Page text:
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Joan Jett (Runaways), Debbie Harry (Blondie), David Johansen (New York Dolls), and Joey Ramone (Ramones) | photo by Roberta Bayley/Getty

New York Rock: The Birth of Punk, an Oral History

Joey Ramone, Richard Hell, Blondie and others describe the organic 1970s movement for nonconformists with an FU attitude

Scenes from 42nd Street in New York City in mid-1970s

“Punk” was a negative term picked up from prison slang (for homosexuals), and before that from Shakespeare (describing a trollop as a “taffety punk” in All’s Well That Ends Well). In the 50s, “punk” defined a belligerent twerp. Rock critic Lester Bangs used “punk” to describe Iggy Pop’s Stooges, and Alan Vega adopted the tag to promote his band Suicide. Punk Magazine plastered posters downtown in 1975 proclaiming, “Punk is Coming!” And people began calling the new acts punk rock.

Iggy Pop with the Ramones in 1976 at CBGB's | photo by Roberta Bayley/Getty
Punk fans watching The Shirts at CBGB’s circa-1975 | photo by Ebet Roberts/Getty

Punk quickly evolved into an “umbrella” movement for nonconformists with an edgy new attitude. A major aspect of punk was its intense reaction to the 70s hippie-esque escapism. Punks espoused “reality,” capturing glitter-rock’s brashness in a bid to refresh rock. That’s why the short hair, fast music, and FU attitude proved so enticing to some, and so threatening to the status quo.

Patti Smith performs at CBGBs in 1978 | photo by Stephanie Chernikowski/Getty

Punk redefined the look and feel of rock. Things would never be the same again.

Punks at CBGB’s in the 1970s | photo by Ebet Roberts/Getty

To its fans, punk reenergized moribund rock. To its detractors, it was amateur hour.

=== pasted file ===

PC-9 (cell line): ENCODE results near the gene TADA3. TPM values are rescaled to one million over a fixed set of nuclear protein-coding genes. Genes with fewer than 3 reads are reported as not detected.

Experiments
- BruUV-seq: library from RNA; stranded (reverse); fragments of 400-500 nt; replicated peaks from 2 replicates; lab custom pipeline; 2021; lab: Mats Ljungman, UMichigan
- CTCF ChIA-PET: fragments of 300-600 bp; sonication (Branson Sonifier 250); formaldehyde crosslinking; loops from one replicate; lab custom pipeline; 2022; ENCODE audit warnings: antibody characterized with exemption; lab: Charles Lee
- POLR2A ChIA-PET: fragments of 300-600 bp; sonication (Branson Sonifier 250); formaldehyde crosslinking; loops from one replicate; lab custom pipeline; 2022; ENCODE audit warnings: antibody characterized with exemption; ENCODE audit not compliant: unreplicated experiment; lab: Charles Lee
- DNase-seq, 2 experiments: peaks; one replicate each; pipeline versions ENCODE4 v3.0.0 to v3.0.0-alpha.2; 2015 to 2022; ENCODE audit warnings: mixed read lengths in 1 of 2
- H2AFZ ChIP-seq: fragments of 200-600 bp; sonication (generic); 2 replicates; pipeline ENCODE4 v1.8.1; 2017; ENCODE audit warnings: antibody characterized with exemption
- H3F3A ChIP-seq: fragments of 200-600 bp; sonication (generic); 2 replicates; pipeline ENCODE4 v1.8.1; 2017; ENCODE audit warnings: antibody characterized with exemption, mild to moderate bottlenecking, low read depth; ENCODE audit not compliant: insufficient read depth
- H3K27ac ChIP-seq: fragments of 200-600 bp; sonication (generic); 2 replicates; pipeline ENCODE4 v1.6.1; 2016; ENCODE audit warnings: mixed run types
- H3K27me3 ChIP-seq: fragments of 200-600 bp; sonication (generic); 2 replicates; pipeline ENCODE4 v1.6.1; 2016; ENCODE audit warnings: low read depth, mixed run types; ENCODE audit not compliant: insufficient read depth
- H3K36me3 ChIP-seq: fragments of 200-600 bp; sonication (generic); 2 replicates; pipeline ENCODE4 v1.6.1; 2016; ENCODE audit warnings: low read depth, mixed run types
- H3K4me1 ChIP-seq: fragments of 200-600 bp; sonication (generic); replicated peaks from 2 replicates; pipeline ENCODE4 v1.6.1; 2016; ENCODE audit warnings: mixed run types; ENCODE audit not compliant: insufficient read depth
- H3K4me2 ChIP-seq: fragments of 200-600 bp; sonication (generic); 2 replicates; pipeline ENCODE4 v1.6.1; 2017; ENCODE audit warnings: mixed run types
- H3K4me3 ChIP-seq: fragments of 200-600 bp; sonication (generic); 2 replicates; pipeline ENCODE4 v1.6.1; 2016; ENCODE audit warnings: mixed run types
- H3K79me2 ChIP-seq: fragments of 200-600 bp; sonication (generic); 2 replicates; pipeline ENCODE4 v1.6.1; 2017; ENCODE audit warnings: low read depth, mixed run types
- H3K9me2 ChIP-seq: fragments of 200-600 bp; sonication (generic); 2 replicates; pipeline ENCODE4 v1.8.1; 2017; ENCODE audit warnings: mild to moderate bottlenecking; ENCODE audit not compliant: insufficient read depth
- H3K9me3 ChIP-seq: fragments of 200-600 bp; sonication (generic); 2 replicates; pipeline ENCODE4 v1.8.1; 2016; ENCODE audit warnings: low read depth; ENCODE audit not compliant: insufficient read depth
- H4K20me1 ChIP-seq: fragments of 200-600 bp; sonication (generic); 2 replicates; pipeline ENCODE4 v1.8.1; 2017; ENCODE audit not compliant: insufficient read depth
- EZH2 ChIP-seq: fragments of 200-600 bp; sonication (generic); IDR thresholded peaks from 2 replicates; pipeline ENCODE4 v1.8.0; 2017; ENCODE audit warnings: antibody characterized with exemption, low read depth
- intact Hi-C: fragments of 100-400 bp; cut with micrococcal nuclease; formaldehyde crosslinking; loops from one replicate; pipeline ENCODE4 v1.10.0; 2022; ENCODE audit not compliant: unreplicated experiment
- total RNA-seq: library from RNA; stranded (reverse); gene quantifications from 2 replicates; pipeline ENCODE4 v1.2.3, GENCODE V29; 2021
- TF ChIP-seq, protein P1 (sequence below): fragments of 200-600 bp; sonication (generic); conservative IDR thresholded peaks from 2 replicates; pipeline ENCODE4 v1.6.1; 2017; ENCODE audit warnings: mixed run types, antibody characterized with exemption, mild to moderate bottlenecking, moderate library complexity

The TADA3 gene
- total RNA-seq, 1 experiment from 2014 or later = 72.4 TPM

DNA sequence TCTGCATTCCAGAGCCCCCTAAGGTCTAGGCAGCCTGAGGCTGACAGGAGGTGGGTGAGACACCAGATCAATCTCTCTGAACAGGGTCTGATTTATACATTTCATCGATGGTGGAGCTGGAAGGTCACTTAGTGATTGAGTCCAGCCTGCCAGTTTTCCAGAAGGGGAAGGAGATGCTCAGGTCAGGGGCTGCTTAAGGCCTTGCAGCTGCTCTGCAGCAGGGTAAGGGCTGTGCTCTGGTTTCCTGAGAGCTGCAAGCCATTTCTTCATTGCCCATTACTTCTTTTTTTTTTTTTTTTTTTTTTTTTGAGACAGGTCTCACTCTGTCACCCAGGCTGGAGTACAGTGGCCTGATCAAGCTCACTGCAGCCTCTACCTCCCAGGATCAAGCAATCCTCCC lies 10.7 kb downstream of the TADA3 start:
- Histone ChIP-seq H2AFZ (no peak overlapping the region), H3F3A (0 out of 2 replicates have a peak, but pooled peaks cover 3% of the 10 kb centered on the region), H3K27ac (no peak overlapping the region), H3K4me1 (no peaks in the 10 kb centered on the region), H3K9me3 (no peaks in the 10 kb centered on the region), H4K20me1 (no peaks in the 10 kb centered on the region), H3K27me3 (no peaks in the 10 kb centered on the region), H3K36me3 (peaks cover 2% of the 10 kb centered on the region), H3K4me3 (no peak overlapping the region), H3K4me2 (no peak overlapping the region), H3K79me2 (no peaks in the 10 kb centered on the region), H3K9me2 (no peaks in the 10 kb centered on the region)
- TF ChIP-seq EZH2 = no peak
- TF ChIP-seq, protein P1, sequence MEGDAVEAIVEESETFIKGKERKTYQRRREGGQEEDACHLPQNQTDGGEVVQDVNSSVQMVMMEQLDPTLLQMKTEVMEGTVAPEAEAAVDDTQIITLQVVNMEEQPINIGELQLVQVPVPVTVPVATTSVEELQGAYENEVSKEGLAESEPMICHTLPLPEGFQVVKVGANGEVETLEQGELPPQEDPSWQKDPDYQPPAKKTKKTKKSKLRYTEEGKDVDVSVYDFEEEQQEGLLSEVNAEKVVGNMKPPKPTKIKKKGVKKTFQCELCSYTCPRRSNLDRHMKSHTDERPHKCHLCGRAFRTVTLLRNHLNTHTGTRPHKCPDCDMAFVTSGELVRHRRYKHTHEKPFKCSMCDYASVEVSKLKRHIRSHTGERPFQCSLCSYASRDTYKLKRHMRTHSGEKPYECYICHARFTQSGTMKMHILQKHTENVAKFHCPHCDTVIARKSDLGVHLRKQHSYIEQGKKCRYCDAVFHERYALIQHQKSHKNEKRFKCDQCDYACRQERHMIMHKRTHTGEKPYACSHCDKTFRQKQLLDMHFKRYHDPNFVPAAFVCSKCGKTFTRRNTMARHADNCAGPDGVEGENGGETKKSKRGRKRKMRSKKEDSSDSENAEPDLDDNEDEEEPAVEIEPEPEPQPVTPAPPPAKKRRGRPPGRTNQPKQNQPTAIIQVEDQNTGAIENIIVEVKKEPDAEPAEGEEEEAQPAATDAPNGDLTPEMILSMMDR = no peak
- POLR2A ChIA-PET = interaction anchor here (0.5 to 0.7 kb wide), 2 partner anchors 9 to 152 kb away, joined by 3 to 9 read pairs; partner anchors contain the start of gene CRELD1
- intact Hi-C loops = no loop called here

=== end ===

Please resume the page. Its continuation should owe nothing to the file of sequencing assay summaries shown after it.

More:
Punk rock kids posted up outside of CBGB’s in the mid-70s | photo by Ebet Roberts/Getty

The U.K. punk explosion of 1977 was inspired by and legitimized the existing New York subculture. Notable scenes occurred in Los Angeles and San Francisco by the next year.

Malcolm Mclaren with the Sex Pistols in the 1970s | photo by Hulton Deutsch/Getty

Circa 1975, Richard Hell was spotted in the East Village in ripped shirts held together by safety pins. Malcolm McLaren, then working with the Dolls, took that image in his head back to London, and with designer-wife Vivienne Westwood, stylized punk-fringe-Downtown-junkie-artist-squalor to high fashion and pop culture.

The Ramones iconic self-titled album cover shot | photo by Roberta Bayley/Getty

Joey Ramone became punk’s key character, not just for his physical presence and status in the scene, but for his support of bands he loved. You’d always see him out, at CBGB or the Clash at the Palladium, or Robert Gordon and Chris Spedding at the Lone Star.



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Steven Blush

Author/filmmaker behind American Hardcore, American Hair Metal, Lost Rockers, New York Rock, and the 70s tennis opus Bustin’ Balls.